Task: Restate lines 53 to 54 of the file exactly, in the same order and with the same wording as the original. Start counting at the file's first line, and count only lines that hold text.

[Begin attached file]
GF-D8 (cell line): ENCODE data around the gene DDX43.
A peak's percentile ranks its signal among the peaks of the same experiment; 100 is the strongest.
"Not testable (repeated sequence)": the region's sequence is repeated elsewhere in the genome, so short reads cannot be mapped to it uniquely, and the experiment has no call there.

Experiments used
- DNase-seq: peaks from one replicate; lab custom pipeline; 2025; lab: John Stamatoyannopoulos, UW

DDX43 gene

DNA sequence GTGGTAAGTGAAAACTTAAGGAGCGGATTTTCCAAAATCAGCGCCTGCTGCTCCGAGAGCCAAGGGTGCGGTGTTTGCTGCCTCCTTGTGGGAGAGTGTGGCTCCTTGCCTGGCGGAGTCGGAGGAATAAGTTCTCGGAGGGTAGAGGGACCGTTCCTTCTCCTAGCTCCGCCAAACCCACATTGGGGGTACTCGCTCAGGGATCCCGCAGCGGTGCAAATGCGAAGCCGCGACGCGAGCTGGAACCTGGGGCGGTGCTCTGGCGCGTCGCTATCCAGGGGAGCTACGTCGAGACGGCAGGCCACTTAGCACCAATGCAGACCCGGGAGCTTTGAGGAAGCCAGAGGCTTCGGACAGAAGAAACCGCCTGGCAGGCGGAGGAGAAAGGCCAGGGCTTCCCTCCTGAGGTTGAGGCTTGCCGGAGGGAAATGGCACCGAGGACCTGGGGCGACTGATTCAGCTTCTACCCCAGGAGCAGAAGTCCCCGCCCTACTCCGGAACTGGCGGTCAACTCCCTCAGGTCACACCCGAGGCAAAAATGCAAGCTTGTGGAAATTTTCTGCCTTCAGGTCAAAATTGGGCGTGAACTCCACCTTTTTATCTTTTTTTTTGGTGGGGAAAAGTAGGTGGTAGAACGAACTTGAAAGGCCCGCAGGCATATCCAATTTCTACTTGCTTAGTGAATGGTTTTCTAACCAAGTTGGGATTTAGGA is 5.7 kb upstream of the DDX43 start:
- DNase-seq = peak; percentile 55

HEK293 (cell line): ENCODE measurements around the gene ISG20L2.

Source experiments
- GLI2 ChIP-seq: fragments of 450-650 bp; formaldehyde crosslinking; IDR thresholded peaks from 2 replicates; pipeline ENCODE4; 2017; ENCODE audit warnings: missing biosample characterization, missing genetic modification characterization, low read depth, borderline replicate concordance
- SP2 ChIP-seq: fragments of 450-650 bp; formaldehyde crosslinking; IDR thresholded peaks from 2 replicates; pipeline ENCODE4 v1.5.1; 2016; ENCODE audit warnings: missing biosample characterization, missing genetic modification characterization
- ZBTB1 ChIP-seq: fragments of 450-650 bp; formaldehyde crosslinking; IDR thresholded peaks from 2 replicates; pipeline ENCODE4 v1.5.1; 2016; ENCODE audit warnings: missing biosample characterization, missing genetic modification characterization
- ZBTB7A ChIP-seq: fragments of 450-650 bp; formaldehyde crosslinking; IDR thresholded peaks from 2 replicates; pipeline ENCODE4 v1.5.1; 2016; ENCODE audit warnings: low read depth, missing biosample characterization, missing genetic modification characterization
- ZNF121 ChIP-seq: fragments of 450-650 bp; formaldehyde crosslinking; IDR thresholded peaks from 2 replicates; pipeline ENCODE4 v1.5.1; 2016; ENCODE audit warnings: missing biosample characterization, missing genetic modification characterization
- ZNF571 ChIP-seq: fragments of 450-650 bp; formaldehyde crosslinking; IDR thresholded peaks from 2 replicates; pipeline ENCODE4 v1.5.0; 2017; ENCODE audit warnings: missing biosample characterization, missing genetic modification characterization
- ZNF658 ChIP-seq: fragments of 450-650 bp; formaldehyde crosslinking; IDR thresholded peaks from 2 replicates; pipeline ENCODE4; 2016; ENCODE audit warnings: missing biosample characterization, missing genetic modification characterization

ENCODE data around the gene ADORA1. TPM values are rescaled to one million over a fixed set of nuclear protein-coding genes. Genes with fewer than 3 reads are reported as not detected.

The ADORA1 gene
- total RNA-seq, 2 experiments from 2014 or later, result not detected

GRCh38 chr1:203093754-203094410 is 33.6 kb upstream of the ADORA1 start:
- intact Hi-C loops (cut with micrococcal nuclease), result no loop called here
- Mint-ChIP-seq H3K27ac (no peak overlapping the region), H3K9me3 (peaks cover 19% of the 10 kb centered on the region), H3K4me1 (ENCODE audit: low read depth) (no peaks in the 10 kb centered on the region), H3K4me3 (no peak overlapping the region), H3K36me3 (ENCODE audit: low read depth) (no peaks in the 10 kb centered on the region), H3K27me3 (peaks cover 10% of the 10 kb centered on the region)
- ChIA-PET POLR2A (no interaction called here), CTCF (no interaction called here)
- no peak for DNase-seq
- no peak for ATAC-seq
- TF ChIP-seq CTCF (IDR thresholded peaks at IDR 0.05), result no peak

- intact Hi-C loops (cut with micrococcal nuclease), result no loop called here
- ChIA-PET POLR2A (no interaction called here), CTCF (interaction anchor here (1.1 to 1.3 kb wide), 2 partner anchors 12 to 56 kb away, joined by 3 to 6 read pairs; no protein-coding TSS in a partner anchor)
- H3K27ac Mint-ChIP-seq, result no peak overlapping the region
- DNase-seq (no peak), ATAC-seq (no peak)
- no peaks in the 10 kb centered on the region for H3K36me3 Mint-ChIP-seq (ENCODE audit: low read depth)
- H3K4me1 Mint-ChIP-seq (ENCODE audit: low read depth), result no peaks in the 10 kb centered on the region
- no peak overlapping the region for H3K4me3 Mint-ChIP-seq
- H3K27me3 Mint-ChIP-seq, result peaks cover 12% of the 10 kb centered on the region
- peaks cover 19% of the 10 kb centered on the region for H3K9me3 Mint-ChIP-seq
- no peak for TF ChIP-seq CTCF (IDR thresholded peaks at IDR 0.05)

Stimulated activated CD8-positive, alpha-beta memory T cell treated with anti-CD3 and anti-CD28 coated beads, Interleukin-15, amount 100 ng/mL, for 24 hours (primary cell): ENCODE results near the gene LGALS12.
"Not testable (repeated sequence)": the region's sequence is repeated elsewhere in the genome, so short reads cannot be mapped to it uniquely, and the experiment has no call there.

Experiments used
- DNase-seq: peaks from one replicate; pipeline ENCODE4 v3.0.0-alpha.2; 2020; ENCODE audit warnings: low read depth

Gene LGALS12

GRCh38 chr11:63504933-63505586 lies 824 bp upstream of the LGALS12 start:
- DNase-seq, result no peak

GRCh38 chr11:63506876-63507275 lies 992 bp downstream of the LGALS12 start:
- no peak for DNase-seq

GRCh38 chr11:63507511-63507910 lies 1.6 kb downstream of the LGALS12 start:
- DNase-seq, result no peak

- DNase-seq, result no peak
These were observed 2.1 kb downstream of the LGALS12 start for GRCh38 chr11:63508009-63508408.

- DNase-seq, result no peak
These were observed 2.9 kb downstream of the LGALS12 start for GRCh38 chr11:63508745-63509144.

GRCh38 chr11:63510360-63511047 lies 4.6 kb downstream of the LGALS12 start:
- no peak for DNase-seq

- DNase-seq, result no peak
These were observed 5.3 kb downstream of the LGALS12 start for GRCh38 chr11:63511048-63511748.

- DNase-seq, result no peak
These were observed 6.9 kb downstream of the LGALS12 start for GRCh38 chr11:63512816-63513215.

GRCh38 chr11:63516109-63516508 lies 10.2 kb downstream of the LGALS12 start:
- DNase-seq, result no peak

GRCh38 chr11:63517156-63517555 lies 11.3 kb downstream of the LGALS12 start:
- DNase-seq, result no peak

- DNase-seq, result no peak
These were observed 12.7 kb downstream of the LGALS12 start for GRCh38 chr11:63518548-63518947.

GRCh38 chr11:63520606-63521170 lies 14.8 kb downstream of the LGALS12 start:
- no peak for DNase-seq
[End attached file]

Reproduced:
GRCh38 chr11:63510360-63511047 lies 4.6 kb downstream of the LGALS12 start:
- no peak for DNase-seq